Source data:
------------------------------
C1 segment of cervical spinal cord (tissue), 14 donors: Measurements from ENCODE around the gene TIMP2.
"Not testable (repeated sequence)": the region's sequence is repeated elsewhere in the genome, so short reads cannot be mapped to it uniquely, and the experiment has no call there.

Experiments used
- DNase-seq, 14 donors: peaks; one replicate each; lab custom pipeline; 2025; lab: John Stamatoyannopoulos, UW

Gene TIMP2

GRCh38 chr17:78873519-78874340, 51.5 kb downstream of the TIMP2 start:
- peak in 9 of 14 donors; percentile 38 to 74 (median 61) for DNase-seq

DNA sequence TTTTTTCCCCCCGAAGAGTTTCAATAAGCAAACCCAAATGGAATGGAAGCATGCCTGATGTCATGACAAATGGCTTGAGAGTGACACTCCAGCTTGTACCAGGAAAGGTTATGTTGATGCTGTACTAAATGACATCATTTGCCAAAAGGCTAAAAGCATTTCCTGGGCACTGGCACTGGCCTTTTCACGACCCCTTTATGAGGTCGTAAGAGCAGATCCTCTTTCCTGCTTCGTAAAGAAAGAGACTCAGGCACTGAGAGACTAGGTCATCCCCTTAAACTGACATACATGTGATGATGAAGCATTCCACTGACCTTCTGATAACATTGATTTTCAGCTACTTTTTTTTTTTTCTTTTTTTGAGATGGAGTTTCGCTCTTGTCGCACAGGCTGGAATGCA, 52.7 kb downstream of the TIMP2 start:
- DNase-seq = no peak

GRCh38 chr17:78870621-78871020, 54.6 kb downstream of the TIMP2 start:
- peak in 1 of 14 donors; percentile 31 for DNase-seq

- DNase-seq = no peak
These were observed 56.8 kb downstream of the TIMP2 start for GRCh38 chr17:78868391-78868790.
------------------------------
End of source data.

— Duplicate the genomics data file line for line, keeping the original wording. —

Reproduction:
C1 segment of cervical spinal cord (tissue), 14 donors: Measurements from ENCODE around the gene TIMP2.
"Not testable (repeated sequence)": the region's sequence is repeated elsewhere in the genome, so short reads cannot be mapped to it uniquely, and the experiment has no call there.

Experiments used
- DNase-seq, 14 donors: peaks; one replicate each; lab custom pipeline; 2025; lab: John Stamatoyannopoulos, UW

Gene TIMP2

GRCh38 chr17:78873519-78874340, 51.5 kb downstream of the TIMP2 start:
- peak in 9 of 14 donors; percentile 38 to 74 (median 61) for DNase-seq

DNA sequence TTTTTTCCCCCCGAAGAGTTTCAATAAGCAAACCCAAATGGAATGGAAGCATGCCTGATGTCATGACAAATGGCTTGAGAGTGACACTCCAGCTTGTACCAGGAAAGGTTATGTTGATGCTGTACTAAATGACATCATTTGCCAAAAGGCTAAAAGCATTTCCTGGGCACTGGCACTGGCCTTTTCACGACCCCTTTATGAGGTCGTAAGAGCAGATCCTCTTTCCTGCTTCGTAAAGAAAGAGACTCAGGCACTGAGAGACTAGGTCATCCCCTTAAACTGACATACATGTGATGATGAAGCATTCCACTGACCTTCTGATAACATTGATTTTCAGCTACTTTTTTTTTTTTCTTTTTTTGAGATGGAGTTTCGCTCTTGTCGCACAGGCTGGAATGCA, 52.7 kb downstream of the TIMP2 start:
- DNase-seq = no peak

GRCh38 chr17:78870621-78871020, 54.6 kb downstream of the TIMP2 start:
- peak in 1 of 14 donors; percentile 31 for DNase-seq

- DNase-seq = no peak
These were observed 56.8 kb downstream of the TIMP2 start for GRCh38 chr17:78868391-78868790.